One other tidbit about Cholitas is that they believe that if a photo is taken of them they will lose a piece of their soul. It’s tradition, they say, and I wholeheartedly respect that. I can imagine that their colonial oppressors weren’t that nice when taking photos of them years ago causing them to develop this anti-photography tradition. It’s just disappointing because I know they have such a beautiful and interesting tradition to share.

Photojournalism ethics tells me that I must ask permission before I take a photo of him or her and I have done that. And in absolutely every instance, Bolivians have rejected me. Even after schmoozing for a while, men, women, Cholitas, non-Cholitas, young and old have rejected my requests and gotten either mad or extremely cold after I requested to take a photo of them.

The problem is, photos of indigenous people exist and I expect that at least one of them said yes. One of my favourite films of all time, Samsara (and its predecessor Baraka) feature people from dozens of cultures around the world spanning the globe and staring into the massive 35mm/70mm video lens of Ron Fricke and Mark Magidson without blinking. They don’t seem to mind. Not to mention National Geographic…

While I have sympathy for Bolivians and the indigenous in particular, I have no sympathy for people who don’t want their picture taken because they think they’ll look bad in a photo or on video. Like come on.

Perhaps it’s a question of access. When watching video journalism today all I can think about is how did they get those people to agree to be filmed? I watch incredible Vice documentaries where a silly gringo protagonist interviews tranny models or clueless Communist North Koreans. How were they not spat on in the face or arrested in the North Korean case?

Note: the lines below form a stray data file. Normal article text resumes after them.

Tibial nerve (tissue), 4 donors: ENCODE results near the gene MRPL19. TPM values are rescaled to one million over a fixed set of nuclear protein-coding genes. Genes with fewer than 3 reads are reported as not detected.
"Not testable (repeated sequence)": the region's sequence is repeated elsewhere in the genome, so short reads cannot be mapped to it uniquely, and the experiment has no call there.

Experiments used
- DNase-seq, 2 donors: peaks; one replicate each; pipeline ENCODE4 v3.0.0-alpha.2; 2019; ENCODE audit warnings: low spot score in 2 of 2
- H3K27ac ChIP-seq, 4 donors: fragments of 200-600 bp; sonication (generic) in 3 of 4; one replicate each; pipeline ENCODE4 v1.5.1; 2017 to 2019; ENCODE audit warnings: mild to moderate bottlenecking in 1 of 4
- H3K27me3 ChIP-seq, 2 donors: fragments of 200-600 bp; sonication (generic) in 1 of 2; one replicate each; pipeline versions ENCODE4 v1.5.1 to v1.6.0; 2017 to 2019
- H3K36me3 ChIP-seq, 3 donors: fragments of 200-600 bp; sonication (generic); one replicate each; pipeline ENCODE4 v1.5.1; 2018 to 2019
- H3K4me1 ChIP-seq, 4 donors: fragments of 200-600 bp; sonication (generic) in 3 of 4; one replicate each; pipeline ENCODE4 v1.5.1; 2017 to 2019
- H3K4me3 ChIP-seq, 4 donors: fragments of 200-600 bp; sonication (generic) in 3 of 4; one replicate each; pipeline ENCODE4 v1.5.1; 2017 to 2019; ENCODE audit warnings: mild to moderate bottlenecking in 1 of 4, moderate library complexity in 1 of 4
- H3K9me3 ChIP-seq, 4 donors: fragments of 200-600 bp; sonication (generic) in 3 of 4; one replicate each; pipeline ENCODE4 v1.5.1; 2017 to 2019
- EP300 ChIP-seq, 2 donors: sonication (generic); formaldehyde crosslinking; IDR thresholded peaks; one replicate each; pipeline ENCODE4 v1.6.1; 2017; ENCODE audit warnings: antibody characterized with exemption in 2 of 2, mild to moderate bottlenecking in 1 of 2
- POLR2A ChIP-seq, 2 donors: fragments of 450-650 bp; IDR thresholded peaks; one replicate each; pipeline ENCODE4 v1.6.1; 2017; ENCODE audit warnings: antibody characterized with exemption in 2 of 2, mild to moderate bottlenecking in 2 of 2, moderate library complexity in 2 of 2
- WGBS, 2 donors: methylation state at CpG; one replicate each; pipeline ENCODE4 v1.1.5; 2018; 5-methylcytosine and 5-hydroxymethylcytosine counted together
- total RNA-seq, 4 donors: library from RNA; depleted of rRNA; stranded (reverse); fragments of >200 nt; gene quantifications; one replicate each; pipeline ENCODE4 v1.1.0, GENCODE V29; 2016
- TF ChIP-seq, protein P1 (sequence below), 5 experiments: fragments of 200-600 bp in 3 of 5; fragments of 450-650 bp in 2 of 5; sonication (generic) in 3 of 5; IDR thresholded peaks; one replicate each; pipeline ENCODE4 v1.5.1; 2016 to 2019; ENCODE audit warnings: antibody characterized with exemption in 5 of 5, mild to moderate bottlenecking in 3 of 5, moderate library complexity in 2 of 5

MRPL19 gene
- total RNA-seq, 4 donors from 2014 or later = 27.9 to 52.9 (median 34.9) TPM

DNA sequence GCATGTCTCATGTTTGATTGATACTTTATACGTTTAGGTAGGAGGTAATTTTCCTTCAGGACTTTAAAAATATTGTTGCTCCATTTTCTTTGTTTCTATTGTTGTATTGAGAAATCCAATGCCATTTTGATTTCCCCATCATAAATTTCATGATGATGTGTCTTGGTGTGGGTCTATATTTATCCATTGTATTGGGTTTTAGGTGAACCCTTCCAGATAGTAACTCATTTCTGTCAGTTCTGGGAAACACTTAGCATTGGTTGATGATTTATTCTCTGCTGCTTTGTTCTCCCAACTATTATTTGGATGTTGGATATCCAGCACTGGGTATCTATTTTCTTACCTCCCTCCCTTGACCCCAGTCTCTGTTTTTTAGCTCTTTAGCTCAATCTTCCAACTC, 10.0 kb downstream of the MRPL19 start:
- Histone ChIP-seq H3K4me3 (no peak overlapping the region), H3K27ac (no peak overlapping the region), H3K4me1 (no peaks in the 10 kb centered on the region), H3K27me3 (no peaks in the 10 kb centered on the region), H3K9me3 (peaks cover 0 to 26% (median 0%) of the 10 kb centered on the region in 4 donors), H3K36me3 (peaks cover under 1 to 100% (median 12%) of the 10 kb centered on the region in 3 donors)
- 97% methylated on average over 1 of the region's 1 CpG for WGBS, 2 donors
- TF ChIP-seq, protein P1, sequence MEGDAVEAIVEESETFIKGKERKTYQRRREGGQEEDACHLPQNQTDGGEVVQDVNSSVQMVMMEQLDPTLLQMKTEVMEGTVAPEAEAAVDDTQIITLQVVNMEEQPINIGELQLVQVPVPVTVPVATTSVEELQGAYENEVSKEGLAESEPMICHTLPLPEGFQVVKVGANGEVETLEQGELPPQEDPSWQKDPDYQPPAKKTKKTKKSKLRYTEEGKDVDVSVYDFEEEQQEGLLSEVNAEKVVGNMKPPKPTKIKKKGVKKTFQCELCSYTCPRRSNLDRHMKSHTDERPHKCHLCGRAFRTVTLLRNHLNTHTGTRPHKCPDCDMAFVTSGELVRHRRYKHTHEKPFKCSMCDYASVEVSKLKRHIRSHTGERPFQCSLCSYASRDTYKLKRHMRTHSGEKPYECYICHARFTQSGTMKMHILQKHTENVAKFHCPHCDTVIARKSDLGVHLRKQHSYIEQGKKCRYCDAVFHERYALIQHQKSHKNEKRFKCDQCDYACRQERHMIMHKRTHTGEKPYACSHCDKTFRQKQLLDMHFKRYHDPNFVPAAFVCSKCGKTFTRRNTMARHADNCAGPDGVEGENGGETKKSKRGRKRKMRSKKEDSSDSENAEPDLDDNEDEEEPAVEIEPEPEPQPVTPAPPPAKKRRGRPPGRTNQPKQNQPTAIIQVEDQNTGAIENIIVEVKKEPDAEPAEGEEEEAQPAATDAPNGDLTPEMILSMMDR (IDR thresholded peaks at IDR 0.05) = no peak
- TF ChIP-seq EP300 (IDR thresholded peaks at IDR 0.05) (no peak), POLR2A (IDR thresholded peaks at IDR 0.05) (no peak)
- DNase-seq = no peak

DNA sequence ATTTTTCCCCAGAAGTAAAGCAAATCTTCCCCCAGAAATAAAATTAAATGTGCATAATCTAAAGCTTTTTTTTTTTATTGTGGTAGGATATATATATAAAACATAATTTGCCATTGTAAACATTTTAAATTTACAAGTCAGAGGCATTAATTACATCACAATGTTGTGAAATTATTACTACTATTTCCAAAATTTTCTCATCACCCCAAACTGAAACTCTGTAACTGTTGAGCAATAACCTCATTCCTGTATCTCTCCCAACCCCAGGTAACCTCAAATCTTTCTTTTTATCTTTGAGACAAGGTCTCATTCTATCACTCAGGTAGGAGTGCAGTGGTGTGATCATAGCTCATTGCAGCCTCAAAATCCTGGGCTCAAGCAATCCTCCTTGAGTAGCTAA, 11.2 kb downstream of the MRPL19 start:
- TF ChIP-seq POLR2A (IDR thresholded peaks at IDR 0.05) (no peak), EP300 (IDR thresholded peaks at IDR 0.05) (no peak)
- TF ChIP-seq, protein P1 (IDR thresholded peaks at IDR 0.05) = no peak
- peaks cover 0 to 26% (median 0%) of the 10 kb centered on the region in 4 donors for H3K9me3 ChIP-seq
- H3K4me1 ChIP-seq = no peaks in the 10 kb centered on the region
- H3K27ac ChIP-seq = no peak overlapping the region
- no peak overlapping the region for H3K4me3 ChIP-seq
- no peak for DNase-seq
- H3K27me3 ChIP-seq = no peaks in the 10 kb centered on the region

Perhaps it’s a question of approach. Maybe it’s just like telemarketing – don’t give the people a no-gateway out. If every journalist ran away from every vague no, we’d have no stories. And I’m not willing to give up!

I’ll leave you with a story.

Yesterday we were walking through one of South America’s largest markets – Ferio El Alto and encountered a perfect subject for my colleagues stories. The man was a public speaker selling a supposedly magical sap and he was going it with some serious swag. I then proceeded to take photos and even a video of the street performer – some of which were absolutely incredible if I say so myself :P. Then, when my colleague approached the man to ask for his number to speak on a different occasion he was chewed out and told to fuck off.

Maybe it’s just like George said to Jerry “a few bad strangers ruined it for the rest of us.” Damn you sleezy journalists for giving journalism a bad rap!

What is a curious journalist to do?! Comments welcome!

I purposely included no photos in this blog despite having taken about 2000 so far. Take that photography hobby/career!

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One thought on “War on the Photojournalist

  1. That is a bloody(darn) shame that people get upset by someone taking their photo. I know that your intentions are honourable, but not everyone presents themselves in an honourable manner. Maybe in the movies that we have seen and they were able to get amazing pictures of people, possibly they spent a long time with them, gave them money, food, developed friendships, etc I am not sure. Maybe one day your calling will be to Vice or National Geographic.
    Your frustration and points are totally understandable. You will find a way of getting pictures by being patient and learning from others how it is done.